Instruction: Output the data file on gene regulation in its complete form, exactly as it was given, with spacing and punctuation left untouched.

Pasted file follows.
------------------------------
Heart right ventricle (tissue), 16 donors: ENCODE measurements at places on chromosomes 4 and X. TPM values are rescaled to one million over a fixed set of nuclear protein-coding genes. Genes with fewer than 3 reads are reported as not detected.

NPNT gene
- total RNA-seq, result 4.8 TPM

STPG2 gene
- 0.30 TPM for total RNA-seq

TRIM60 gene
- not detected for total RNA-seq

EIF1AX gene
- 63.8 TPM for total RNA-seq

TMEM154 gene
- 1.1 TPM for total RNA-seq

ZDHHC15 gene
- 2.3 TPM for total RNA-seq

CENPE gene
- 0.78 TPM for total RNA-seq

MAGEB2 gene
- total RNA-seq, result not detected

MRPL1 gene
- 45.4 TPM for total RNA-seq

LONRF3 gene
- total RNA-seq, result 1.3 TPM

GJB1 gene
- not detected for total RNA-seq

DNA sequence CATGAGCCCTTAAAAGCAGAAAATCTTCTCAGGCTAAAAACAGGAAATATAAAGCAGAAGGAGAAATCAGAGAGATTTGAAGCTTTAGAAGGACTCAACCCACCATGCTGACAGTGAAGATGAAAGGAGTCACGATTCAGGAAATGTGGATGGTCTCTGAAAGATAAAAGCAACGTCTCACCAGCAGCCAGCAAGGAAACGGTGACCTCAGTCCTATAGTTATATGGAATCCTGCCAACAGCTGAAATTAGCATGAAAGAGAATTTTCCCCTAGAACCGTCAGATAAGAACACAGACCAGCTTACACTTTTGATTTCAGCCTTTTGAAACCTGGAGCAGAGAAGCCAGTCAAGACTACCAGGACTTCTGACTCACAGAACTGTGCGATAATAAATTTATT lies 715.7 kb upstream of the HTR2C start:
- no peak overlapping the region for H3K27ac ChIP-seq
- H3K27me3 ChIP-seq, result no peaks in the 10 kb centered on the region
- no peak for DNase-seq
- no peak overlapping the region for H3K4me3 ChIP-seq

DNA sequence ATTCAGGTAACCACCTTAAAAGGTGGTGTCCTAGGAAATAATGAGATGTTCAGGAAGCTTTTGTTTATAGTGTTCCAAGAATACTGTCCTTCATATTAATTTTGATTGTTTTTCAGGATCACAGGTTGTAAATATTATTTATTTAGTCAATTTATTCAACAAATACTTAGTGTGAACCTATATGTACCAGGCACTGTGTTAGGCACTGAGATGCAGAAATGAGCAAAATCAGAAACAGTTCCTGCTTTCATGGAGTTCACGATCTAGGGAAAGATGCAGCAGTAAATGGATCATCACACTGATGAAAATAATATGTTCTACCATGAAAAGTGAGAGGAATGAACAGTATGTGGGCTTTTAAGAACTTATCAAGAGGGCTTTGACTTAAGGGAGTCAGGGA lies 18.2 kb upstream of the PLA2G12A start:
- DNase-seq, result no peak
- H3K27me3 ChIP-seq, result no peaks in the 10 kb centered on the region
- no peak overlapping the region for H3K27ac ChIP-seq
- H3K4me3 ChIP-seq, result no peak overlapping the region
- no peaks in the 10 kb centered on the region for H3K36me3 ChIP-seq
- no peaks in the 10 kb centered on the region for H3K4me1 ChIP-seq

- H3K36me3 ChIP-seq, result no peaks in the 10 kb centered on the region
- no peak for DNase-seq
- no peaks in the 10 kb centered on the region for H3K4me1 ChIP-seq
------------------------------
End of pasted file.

Heart right ventricle (tissue), 16 donors: ENCODE measurements at places on chromosomes 4 and X. TPM values are rescaled to one million over a fixed set of nuclear protein-coding genes. Genes with fewer than 3 reads are reported as not detected.

NPNT gene
- total RNA-seq, result 4.8 TPM

STPG2 gene
- 0.30 TPM for total RNA-seq

TRIM60 gene
- not detected for total RNA-seq

EIF1AX gene
- 63.8 TPM for total RNA-seq

TMEM154 gene
- 1.1 TPM for total RNA-seq

ZDHHC15 gene
- 2.3 TPM for total RNA-seq

CENPE gene
- 0.78 TPM for total RNA-seq

MAGEB2 gene
- total RNA-seq, result not detected

MRPL1 gene
- 45.4 TPM for total RNA-seq

LONRF3 gene
- total RNA-seq, result 1.3 TPM

GJB1 gene
- not detected for total RNA-seq

DNA sequence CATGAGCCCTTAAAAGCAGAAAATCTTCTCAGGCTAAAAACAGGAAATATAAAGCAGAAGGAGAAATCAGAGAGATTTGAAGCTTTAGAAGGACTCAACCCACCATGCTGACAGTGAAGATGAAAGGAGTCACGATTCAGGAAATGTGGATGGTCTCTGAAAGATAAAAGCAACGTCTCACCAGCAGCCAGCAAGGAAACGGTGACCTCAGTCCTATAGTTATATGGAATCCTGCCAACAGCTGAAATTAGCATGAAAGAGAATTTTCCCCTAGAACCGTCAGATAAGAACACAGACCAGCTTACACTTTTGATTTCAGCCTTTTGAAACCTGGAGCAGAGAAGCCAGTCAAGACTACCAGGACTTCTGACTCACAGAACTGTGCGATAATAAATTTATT lies 715.7 kb upstream of the HTR2C start:
- no peak overlapping the region for H3K27ac ChIP-seq
- H3K27me3 ChIP-seq, result no peaks in the 10 kb centered on the region
- no peak for DNase-seq
- no peak overlapping the region for H3K4me3 ChIP-seq

DNA sequence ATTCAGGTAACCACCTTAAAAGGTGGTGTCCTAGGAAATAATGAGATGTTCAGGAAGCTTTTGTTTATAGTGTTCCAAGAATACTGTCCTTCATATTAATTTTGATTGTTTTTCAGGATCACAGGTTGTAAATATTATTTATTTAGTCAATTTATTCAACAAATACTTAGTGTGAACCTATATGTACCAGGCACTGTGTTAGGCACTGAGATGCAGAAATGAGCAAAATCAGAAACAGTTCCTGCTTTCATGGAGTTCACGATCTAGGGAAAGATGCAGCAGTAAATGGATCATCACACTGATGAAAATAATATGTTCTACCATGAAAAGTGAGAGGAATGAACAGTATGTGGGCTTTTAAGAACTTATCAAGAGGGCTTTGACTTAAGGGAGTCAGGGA lies 18.2 kb upstream of the PLA2G12A start:
- DNase-seq, result no peak
- H3K27me3 ChIP-seq, result no peaks in the 10 kb centered on the region
- no peak overlapping the region for H3K27ac ChIP-seq
- H3K4me3 ChIP-seq, result no peak overlapping the region
- no peaks in the 10 kb centered on the region for H3K36me3 ChIP-seq
- no peaks in the 10 kb centered on the region for H3K4me1 ChIP-seq

- H3K36me3 ChIP-seq, result no peaks in the 10 kb centered on the region
- no peak for DNase-seq
- no peaks in the 10 kb centered on the region for H3K4me1 ChIP-seq